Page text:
California unemployment: EDD under fire after many Americans left helpless and frustrated

FRESNO, Calif. -- A California legislator is calling for an audit of the Employment Development Department as many across the state are still struggling to get benefits.

More than 6 million California workers have filed for unemployment since the beginning of the coronavirus pandemic but many of them, like 31-year-old Ryan Turner of Fresno, have received little to no benefits.

"I got a payment for the week of March 22 to April 7th - just the one week - and nothing since," he says.

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ABC7 News' Kristen Sze spoke with Loree Levy with California's Employment Development Department Wednesday afternoon to discuss common questions applicants have when filing for unemployment benefits.

Turner was let go from his paralegal job in March, and is one of the 800 people Assemblymember Jim Patterson says has called his office regarding issues with the Employment Development Department.

Patterson says he's fed up with the delays, dropped calls, and outdated technology, and is now requesting the EDD be audited.

"This is a monumental failure at a time when millions of Californians need it most," says Patterson.

In a letter, Patterson says during one week in May, only 150,000 people were able to speak to a live person out of 1.5 million total phone calls.

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The labor department has faced backlash since the start of the pandemic but Patterson says the EDD has a long history of problems.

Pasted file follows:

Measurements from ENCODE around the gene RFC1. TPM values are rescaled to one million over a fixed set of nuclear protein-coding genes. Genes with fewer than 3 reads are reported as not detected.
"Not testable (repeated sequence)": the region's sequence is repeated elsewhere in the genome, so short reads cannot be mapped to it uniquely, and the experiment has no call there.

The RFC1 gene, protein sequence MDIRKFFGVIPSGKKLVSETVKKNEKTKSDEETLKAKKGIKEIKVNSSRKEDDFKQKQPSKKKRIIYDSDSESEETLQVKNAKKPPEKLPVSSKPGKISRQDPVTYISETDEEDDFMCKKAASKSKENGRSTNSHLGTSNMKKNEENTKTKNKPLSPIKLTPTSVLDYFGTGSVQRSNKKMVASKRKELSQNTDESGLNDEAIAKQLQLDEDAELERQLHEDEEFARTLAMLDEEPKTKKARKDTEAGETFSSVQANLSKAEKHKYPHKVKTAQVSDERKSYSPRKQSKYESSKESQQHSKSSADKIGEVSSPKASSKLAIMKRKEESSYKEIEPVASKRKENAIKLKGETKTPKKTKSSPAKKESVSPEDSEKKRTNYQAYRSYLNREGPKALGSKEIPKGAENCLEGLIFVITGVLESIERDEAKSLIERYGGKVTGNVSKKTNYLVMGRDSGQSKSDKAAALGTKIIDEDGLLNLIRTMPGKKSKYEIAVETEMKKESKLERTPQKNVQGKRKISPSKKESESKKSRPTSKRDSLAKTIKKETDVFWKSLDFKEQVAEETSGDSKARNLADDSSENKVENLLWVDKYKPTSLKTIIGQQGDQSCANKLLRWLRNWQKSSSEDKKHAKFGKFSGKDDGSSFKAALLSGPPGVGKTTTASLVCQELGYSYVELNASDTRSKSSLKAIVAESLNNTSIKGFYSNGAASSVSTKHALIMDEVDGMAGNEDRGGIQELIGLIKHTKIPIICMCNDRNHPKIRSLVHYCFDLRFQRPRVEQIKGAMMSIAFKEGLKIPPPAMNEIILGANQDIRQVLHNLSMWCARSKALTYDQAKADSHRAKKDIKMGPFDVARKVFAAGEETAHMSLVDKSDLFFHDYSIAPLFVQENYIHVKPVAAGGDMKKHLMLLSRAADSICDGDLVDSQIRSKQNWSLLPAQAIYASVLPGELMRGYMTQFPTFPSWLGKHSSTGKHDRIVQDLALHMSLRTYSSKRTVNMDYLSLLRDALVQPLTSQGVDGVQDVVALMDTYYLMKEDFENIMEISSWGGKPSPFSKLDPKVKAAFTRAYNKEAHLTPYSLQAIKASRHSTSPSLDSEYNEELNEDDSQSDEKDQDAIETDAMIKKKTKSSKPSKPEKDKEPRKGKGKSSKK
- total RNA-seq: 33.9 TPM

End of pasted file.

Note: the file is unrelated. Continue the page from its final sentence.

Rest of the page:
"When we turn the state auditor loose and put these bureaucracies under the white light of accountability and find the problems more often than not, we deal with them," he says.

Our sister station Action News in Fresno reached out to the EDD for a response, but have yet to get one.

Their website states they've paid out more than $33.5 billion in benefits, and they're in the process of a hiring effort with the goal of filling nearly 5,000 positions.

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Patterson hopes for a better online system and more answers through an audit.

Those still waiting on a response, like Turner, are just hoping to receive some help to make ends meet.

"It's been frustrating to ask for support from family members. The head of the EDD is making money and there's all these people that are not," he says.
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